But perhaps the most potent weapon leveraged by Pentagon Inc., more so even than economic embargoes and militia terrorization, is the most improbable of rhetoric being used to hamstring Syria’s ability to use counter violence with a military response. The murkiness of a simulated civil war means that democratic ideology will transform a government struggling against foreign-injected anarchy into an oppressor on par with Louis XVI — (on the side, there have been attempts to portray al-Asad and his wife as a luxury-drenched French King and Marie Antoinette advising their populace to eat cake when no bread is available).
If the FSA is indeed a principled civilian organization — an American Revolutionary army led by George Washington — then the government is a brutal tyrant. And while al-Asad cannot be exonerated from brutality, this view too simplistically ignores the flow of arms, funds, and intelligence from Pentagon Inc. to a desired base in the Muslim East. But to demand that a ruler demonstrate nonviolence in the face of dramatic, shocking injections of violence in the Syrian body public by NATO, is rather an outlandish bit of duplicity. This is precisely what the Kofi Annan plan — named for the UN Secretary General who presided over Pentagon Inc.’s acquisition in Bosnia in another “humanitarian” war — amounts to.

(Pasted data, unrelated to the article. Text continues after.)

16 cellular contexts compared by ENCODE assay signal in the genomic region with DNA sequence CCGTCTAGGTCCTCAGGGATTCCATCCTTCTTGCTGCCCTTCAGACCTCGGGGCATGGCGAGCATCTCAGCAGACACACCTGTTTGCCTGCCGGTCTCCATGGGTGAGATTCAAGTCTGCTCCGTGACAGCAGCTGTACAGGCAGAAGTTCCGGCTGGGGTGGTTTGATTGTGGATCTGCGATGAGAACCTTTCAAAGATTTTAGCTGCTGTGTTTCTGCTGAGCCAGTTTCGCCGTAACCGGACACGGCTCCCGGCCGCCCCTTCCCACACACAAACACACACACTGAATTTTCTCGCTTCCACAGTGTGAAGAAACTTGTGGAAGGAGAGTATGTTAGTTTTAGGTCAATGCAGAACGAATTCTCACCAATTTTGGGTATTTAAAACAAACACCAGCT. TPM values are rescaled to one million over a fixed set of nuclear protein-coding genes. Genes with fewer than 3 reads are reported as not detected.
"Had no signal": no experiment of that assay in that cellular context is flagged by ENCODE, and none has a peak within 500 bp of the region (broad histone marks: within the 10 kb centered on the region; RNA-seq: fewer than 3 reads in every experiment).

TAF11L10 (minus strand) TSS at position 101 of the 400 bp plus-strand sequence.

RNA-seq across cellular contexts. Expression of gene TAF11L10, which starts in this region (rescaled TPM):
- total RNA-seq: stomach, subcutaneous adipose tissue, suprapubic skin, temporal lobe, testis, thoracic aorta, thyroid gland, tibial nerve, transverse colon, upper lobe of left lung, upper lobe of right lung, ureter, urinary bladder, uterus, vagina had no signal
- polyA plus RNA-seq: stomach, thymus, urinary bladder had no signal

The rhetoric of democracy means different things on different shores. In the US and European orbit, it means a mechanism for social control to manage the hegemony of capitalism and the rentier class (Wall Street et al). A case in point is Greece, where banker Lucas Papademos was summarily appointed as head of state with a mere promise of elections down the road, in order to manage the bankers’ deals facilitating Greece’s integration in the Eurozone. In Israel, it means the stagecraft of a “modern” state for a country that is, in reality, funded by US taxpayers and generous US corporate donations. And in the Muslim East it means bondage gear tricked out as liberalism and humanitarianism, which essentially forbids responding to wholesale occupation with social or political violence. The killing fields of Syria are yielding yet another bitter harvest of the Muslim body public’s ignorance of the politics of war.